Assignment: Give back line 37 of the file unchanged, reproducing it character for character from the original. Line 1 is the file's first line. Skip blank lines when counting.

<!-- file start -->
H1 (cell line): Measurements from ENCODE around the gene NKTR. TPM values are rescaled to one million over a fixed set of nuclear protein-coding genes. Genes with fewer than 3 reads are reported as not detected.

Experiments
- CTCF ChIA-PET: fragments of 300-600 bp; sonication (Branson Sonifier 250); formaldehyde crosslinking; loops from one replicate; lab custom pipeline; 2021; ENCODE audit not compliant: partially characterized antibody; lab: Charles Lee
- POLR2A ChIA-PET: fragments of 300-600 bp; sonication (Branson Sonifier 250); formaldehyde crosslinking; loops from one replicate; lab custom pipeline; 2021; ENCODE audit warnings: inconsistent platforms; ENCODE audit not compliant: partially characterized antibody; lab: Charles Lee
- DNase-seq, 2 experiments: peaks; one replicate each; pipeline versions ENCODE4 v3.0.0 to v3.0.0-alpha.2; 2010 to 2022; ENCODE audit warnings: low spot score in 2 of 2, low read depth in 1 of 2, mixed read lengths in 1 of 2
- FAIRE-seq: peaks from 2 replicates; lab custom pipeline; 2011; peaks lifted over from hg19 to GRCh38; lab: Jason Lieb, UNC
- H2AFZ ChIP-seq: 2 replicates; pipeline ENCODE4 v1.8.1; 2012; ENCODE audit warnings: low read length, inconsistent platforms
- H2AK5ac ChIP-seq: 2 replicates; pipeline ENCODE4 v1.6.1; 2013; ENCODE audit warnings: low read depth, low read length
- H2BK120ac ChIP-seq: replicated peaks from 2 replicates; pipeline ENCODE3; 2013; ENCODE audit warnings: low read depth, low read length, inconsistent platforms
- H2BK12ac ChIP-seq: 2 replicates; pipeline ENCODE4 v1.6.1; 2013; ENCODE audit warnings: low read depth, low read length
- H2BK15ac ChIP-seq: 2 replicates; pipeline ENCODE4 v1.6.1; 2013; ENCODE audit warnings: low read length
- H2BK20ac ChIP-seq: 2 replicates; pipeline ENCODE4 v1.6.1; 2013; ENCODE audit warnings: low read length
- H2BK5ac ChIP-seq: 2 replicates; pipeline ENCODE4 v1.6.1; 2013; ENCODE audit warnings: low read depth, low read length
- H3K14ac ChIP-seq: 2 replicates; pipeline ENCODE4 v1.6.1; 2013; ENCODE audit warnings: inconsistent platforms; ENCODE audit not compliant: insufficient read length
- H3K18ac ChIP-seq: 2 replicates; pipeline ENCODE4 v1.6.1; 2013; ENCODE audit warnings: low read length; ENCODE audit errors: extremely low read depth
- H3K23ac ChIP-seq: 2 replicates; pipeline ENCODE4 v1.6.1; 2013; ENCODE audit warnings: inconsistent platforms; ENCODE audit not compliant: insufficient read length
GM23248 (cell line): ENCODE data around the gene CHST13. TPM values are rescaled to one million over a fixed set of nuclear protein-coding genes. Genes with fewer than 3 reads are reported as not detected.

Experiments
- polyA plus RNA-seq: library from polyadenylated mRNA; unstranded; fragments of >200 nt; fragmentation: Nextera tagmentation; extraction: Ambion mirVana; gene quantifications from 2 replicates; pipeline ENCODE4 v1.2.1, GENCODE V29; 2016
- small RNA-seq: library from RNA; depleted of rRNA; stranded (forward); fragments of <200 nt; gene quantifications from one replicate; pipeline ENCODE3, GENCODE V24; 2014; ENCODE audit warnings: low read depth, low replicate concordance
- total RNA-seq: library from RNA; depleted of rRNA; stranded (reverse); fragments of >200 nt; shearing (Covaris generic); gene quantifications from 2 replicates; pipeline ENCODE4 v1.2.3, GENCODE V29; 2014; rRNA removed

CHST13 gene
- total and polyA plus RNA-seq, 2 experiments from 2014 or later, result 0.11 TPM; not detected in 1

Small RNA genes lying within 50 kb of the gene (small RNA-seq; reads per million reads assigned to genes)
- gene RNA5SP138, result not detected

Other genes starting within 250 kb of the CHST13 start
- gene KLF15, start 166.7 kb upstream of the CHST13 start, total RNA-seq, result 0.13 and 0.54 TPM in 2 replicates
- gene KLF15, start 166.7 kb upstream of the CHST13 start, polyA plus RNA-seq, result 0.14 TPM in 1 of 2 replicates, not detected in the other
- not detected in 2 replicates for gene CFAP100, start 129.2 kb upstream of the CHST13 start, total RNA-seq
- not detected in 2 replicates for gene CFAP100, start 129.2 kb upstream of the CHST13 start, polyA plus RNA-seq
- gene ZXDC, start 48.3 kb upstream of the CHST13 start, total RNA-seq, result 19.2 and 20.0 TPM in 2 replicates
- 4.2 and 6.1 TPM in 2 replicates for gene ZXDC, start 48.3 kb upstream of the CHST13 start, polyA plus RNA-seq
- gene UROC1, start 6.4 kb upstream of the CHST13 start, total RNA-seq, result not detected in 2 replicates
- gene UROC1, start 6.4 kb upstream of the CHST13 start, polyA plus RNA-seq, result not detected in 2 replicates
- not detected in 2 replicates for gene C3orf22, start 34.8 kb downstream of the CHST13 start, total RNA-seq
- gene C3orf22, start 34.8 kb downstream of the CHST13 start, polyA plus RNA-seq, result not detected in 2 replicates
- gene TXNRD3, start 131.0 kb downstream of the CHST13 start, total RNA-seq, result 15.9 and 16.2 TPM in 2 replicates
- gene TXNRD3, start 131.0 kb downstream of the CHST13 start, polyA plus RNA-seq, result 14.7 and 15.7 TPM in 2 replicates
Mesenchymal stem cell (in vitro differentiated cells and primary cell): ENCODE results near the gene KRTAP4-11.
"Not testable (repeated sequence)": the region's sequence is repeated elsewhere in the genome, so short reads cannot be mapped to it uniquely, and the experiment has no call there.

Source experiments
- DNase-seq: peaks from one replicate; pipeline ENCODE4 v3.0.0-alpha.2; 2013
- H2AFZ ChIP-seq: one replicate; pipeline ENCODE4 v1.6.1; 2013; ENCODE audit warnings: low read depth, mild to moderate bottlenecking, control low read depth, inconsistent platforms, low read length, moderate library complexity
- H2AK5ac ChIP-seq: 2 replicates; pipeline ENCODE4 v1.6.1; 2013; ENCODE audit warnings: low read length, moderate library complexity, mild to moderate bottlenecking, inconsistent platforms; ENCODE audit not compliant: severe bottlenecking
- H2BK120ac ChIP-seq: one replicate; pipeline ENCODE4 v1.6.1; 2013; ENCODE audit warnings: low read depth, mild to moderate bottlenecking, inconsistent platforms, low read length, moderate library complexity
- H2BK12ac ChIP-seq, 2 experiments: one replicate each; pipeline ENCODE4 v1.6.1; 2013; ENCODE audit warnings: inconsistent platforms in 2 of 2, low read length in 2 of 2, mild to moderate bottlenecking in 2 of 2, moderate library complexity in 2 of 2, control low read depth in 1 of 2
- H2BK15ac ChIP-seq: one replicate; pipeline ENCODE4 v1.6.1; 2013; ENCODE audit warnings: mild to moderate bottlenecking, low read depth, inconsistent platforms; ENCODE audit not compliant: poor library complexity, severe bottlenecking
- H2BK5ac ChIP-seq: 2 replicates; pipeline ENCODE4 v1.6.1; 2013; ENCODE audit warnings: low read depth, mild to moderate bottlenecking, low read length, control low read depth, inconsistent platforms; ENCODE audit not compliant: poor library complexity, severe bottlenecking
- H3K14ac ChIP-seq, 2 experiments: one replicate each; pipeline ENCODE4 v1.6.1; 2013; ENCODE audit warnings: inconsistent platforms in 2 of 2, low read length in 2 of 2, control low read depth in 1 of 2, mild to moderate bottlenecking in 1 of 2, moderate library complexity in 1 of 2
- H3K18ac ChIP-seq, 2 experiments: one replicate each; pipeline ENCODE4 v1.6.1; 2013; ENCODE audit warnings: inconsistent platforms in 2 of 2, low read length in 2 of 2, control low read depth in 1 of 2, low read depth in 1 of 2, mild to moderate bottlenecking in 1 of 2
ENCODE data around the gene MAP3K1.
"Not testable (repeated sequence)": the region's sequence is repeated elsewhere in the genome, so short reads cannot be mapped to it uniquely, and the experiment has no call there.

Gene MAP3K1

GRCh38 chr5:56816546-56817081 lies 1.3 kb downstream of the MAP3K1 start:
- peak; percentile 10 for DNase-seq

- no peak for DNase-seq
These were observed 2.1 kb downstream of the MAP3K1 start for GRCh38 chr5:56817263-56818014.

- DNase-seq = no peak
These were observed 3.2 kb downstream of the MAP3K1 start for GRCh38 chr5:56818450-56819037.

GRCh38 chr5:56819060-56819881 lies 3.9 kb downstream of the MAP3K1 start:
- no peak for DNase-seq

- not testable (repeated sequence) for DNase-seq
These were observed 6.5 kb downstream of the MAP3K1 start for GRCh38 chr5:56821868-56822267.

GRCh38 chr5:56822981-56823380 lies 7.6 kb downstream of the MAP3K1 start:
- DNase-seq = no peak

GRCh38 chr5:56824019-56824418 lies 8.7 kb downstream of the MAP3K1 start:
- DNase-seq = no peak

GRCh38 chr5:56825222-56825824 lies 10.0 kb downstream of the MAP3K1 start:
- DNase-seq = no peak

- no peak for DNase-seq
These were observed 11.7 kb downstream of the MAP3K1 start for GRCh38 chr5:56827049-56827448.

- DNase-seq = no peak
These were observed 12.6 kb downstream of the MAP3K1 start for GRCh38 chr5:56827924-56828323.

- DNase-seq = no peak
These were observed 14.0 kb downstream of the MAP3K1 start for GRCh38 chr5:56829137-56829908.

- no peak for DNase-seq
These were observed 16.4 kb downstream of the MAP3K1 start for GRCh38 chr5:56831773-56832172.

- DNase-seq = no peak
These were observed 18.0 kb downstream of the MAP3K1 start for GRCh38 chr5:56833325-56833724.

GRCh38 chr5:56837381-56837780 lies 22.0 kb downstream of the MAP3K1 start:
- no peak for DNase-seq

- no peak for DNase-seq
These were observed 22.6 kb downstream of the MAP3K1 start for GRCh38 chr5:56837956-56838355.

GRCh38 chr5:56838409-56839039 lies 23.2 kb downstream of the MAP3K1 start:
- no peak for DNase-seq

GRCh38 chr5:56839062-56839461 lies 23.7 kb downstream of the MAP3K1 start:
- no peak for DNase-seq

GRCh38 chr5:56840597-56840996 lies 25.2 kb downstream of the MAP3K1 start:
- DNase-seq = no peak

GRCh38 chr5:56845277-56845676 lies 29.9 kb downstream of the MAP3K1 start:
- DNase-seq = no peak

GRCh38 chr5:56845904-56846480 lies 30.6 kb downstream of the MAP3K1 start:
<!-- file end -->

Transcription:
- gene TXNRD3, start 131.0 kb downstream of the CHST13 start, total RNA-seq, result 15.9 and 16.2 TPM in 2 replicates